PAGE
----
Substrate affinity versus catalytic efficiency: Ancestral sequence reconstruction of tRNA nucleotidyltransferases solves an enzyme puzzle
In tRNA maturation, CCA-addition by tRNA nucleotidyltransferase is a unique and highly accurate reaction. While the mechanism of nucleotide selection and polymerization is well understood, it remains a mystery why bacterial and eukaryotic enzymes exhibit an unexpected and surprisingly low tRNA substrate affinity while they efficiently catalyze the CCA-addition. To get insights into the evolution of this high-fidelity RNA synthesis, reconstruction and characterization of ancestral enzymes is a versatile tool.
Here, we investigate a reconstructed candidate of a 2 billion years old CCA-adding enzyme from Gammaproteobacteria and compare it to the corresponding modern enzyme of Escherichia coli. We show that the ancestral candidate catalyzes an error-free CCA-addition, but has a much higher tRNA affinity compared to the extant enzyme.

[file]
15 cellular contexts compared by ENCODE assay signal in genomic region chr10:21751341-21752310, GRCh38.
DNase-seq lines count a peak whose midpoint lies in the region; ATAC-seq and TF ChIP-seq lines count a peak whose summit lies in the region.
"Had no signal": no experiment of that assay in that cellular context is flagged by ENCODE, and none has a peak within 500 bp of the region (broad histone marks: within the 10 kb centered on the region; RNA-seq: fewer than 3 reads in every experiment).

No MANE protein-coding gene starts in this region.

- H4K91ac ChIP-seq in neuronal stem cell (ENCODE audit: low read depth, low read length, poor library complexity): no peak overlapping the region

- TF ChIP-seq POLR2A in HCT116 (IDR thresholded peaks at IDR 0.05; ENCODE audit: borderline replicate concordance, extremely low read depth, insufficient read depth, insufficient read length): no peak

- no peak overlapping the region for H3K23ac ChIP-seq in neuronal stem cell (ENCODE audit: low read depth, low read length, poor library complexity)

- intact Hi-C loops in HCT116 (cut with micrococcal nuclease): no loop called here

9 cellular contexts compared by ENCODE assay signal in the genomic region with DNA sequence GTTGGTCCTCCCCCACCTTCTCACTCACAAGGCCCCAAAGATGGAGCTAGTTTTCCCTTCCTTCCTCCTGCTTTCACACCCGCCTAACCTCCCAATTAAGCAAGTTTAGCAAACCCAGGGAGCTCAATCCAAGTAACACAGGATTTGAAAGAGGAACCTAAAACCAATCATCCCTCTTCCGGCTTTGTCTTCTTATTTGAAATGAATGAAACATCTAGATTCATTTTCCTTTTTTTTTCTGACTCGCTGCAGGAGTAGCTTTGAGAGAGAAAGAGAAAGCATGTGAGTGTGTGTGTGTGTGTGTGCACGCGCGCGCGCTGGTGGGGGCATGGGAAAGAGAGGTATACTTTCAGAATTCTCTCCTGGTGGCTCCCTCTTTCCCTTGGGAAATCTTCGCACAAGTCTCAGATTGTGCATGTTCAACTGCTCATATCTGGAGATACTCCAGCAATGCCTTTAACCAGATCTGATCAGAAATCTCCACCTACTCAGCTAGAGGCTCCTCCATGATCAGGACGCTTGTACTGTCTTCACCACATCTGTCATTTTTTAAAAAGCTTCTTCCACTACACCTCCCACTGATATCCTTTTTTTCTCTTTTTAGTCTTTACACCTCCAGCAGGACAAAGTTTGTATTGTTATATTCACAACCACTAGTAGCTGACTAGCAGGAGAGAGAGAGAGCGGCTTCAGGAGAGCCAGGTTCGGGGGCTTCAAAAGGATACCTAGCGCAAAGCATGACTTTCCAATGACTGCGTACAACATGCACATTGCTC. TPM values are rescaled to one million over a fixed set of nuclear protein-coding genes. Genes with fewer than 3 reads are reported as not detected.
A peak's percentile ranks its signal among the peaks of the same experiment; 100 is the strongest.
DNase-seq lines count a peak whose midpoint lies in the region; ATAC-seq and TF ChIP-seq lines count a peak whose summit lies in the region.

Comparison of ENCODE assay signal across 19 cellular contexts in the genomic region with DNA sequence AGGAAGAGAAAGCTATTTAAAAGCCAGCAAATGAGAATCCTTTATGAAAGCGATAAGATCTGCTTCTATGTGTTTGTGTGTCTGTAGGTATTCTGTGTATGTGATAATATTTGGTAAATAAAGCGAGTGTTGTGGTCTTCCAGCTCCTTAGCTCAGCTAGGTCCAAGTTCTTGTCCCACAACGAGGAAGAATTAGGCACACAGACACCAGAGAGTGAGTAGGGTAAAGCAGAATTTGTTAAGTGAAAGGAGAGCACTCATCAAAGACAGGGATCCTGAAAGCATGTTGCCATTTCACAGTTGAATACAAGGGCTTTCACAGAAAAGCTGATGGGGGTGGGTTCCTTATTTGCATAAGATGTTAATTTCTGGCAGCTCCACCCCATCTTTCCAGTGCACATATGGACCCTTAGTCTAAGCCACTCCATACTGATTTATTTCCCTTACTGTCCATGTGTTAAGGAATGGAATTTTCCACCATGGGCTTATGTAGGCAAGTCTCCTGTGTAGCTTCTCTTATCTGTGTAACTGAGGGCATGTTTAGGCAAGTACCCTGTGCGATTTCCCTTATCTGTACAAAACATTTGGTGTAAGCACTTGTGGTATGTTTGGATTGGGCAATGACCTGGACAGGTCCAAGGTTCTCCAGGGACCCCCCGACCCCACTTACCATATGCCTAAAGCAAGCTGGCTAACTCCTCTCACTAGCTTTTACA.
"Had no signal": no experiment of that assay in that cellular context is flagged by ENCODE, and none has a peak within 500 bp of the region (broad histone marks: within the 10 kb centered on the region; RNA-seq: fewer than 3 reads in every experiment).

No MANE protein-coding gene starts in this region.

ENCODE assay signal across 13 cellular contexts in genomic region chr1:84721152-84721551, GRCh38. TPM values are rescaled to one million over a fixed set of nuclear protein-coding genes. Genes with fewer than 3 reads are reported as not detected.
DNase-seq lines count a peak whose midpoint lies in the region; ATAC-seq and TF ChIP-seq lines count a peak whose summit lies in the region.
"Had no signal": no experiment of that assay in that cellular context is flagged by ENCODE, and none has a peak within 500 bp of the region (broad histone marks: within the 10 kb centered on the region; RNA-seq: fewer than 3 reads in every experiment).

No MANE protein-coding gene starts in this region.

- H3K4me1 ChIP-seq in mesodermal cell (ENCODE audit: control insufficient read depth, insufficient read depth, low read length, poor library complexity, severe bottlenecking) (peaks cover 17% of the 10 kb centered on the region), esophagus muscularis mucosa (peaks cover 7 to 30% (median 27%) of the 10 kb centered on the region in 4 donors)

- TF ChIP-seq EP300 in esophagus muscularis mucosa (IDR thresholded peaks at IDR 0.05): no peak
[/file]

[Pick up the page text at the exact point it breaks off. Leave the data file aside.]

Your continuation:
The consequence of this increased substrate binding is an enhanced reverse reaction, where the enzyme removes the CCA end from the mature tRNA.
As a result, the ancestral candidate exhibits a lower catalytic efficiency in vitro as well as in vivo.
Furthermore, the efficient tRNA interaction leads to a processive polymerization, while the extant enzyme catalyzes nucleotide addition in a distributive way.
Thus, the modern enzymes increased their polymerization efficiency by lowering the binding affinity to tRNA, so that CCA synthesis is efficiently promoted due to a reduced reverse reaction.
Hence, the puzzling and at a first glance contradicting and detrimental weak substrate interaction represents a distinct activity enhancement in the evolution of CCA-adding enzymes.
M. Hager, M. Pöhler, F. Reinhardt, K. Wellner, J. Hübner, H. Betat, S. Prohaska, M. Mörl, Substrate affinity versus catalytic efficiency: Ancestral sequence reconstruction of tRNA nucleotidyltransferases solves an enzyme puzzle, Molecular Biology and Evolution 39(12) (2022) msac250.